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“Mr. Obama sent a letter to Iranian officials, but America has to make clear that it has good intentions and should express that it’s ready for talks without conditions,” he said.
“Out in the open they show their muscles, but behind the curtains they plead to us to sit down and talk. America has to pursue a safe and honest strategy, so we can get the notion that America this time is serious and ready.”
The United States, like other Western countries, says it is prepared to talk to Iran but only if Tehran agrees to discuss halting its enrichment of uranium. Western officials say Iran has been asking for talks “without conditions” as a stalling tactic while refusing to put its nuclear program on the table.
Washington declined to comment on whether Obama had written to Khamenei.
The stage was set for international oil sanctions against Iran when Obama signed legislation on December 31 that would freeze out any institution dealing with Iran’s central bank, making it impossible for most countries to buy Iranian crude.Under this compromise proposal, EU governments would be prohibited from making new contracts with Iran from the time the embargo was imposed, but could buy crude previously contracted. This exemption would end on July 1.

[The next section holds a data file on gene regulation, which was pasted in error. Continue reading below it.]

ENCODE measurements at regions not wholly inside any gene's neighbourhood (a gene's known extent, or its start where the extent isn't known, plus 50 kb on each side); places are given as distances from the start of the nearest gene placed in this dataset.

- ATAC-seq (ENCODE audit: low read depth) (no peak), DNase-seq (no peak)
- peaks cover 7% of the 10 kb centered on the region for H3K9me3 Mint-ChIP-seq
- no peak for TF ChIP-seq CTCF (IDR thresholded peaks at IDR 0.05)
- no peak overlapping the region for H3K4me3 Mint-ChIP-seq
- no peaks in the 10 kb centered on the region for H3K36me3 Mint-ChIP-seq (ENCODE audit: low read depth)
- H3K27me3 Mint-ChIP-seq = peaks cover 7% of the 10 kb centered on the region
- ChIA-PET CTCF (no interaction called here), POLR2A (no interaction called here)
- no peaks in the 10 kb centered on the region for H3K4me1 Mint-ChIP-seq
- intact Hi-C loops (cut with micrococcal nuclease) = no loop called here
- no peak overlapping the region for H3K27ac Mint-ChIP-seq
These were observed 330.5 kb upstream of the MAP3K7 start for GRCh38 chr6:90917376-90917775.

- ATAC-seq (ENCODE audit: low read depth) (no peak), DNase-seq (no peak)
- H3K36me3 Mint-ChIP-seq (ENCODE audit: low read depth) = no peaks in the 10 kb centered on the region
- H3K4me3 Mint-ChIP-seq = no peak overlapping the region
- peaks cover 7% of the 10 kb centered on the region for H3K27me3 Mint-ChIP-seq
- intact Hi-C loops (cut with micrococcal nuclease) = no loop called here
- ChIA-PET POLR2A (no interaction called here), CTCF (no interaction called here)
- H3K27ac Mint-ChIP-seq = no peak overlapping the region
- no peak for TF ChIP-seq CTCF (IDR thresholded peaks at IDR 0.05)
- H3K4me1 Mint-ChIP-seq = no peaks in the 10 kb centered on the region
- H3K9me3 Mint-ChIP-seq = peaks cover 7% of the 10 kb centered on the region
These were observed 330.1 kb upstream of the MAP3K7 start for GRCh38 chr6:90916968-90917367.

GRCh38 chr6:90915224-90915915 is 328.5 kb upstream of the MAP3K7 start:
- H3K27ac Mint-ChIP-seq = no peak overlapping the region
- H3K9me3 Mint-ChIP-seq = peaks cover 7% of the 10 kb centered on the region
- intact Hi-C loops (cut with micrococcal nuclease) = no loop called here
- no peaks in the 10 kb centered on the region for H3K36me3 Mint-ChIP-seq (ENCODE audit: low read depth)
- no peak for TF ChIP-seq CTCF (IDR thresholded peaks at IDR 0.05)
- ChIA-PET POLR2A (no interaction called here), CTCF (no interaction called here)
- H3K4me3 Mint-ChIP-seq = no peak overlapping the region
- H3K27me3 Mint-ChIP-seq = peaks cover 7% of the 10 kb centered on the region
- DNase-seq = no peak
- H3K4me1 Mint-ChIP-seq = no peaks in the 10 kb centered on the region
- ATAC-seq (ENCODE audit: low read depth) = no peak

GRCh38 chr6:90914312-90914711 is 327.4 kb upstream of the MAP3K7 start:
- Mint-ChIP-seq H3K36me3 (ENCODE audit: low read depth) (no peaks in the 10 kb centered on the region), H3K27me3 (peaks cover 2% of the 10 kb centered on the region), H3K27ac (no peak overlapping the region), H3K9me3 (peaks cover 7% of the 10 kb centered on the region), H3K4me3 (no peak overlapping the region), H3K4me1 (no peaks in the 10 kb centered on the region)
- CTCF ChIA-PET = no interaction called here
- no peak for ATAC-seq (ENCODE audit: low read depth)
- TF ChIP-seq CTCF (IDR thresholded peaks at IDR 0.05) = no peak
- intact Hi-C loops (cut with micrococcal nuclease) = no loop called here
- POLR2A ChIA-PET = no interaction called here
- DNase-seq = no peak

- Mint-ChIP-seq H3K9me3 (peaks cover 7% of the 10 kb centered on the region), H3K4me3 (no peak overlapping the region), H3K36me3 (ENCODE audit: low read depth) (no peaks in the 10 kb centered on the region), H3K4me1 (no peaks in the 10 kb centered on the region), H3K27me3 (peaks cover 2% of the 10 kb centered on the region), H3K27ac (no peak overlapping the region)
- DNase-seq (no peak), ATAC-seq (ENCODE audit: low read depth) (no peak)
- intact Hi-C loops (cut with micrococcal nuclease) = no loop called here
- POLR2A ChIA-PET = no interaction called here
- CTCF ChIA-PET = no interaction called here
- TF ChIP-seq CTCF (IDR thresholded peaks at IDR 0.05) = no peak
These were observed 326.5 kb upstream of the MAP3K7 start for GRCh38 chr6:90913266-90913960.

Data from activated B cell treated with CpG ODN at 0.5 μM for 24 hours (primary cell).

Iran’s foreign minister warned Arab neighbors on Thursday not to put themselves in a “dangerous position” by aligning themselves too closely with the United States in the escalating dispute.
Iran has threatened to close the Strait of Hormuz, used for a third of the world’s seaborne oil trade, if pending Western moves to ban Iranian crude exports cripple its lifeblood energy sector, fanning fears of a slide into wider Middle East war.
Saudi Arabia, the world’s No. 1 oil exporter, riled Iran earlier this week when it said it could swiftly raise oil output for key customers if needed, a scenario that could materialize if Iranian exports were embargoed.
“We want peace and tranquility in the region. But some of the countries in our region, they want to direct other countries 12,000 miles away from this region,” Salehi said in English during a visit to Turkey.
The remark was an apparent reference to the alliance of Iran’s Arab neighbors with Washington, which maintains a big naval force in the Gulf and says it will keep the waterway open.
“I am calling to all countries in the region: Please don’t let yourselves be dragged into a dangerous position,” Salehi told Turkey’s NTV broadcaster.